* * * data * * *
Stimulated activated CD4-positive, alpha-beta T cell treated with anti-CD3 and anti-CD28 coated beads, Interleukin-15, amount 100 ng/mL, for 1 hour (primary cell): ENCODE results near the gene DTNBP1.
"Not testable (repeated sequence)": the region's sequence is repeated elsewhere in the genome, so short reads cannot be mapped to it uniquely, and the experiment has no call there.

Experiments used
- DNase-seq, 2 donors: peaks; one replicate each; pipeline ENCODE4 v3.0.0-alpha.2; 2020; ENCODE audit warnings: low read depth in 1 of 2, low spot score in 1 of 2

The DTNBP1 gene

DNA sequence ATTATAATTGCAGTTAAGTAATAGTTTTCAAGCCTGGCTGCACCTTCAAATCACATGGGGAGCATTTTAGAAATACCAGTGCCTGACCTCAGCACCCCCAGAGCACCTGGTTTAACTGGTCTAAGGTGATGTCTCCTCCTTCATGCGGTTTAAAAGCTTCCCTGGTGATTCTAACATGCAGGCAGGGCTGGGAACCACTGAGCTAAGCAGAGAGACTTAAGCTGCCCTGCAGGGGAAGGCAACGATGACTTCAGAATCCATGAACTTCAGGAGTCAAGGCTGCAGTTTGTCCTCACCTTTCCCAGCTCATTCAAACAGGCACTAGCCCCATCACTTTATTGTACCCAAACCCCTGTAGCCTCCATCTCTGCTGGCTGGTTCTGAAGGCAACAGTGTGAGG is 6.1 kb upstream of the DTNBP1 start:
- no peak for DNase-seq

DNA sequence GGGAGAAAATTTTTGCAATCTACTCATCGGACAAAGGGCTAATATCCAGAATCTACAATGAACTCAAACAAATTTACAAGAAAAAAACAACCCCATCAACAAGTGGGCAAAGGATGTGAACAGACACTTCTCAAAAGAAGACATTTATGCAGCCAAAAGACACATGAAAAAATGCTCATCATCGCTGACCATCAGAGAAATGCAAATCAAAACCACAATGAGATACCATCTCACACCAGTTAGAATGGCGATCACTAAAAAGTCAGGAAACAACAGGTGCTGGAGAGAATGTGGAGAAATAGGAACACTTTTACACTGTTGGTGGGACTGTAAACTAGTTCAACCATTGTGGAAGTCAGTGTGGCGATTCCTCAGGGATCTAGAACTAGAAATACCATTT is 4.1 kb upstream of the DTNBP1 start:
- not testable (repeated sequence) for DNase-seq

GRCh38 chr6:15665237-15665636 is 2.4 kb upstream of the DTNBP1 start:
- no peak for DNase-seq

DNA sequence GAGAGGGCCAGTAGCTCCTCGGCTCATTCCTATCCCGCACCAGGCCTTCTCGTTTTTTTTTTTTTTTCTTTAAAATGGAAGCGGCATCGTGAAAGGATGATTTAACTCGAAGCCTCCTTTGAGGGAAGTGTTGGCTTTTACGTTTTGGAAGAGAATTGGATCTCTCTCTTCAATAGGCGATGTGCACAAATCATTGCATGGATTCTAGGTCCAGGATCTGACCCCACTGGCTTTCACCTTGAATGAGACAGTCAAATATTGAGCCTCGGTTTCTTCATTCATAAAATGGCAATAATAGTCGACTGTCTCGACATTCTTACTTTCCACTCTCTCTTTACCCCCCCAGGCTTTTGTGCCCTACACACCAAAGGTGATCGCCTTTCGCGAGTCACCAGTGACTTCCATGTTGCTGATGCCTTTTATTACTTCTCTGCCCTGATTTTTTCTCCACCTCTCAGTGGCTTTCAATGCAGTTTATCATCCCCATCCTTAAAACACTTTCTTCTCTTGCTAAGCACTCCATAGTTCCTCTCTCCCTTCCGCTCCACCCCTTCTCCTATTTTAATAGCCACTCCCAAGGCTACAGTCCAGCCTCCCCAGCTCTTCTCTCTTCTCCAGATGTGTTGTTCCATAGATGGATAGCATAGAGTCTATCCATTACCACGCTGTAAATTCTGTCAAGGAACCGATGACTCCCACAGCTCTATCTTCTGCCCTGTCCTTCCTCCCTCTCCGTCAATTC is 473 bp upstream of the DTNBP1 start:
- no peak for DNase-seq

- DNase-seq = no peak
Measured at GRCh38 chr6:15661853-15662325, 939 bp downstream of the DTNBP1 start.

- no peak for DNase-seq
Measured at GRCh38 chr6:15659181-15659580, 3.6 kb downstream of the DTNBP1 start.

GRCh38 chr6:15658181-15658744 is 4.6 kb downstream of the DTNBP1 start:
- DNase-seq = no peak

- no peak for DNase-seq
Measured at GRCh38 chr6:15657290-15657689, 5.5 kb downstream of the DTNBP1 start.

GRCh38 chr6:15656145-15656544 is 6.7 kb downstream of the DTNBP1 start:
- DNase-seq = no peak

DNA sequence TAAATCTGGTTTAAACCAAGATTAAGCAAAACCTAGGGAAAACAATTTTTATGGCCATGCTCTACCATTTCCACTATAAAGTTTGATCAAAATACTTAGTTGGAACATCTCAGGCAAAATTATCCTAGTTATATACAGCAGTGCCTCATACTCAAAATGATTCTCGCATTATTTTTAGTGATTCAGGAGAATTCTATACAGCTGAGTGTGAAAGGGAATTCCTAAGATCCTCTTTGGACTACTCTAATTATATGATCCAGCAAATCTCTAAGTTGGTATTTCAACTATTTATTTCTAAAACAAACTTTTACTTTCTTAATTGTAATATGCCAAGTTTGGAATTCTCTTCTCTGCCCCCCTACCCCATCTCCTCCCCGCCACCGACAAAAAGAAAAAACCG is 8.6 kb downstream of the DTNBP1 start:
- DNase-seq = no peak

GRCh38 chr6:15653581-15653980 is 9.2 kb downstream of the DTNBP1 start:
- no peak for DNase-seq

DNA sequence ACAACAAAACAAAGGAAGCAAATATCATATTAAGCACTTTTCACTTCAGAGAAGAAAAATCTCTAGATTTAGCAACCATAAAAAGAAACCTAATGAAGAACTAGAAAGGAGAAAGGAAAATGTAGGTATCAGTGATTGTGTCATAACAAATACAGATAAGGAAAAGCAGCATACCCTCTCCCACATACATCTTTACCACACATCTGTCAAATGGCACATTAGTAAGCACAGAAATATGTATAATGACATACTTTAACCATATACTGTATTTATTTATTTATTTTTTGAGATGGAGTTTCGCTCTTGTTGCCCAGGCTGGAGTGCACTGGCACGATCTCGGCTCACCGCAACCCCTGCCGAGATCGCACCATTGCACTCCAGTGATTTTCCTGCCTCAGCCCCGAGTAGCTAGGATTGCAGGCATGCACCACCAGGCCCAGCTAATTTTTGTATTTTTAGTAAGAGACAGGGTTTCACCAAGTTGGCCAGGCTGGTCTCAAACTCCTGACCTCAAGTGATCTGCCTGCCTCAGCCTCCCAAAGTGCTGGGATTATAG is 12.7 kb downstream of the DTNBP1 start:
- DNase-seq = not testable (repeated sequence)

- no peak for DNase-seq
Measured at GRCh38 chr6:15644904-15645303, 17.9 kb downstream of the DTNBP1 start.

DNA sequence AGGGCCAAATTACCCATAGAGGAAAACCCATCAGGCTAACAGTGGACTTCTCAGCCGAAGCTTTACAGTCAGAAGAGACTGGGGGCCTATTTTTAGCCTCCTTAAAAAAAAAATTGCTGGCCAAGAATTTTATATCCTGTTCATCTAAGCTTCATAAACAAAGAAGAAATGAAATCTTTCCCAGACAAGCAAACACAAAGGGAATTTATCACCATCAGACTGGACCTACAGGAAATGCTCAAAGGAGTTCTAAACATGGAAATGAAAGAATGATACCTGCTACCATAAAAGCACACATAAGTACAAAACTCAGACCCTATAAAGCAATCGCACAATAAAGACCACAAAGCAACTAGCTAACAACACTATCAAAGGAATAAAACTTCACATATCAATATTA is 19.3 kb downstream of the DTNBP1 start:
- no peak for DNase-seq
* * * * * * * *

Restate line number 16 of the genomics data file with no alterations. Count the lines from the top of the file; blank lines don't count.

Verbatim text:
- no peak for DNase-seq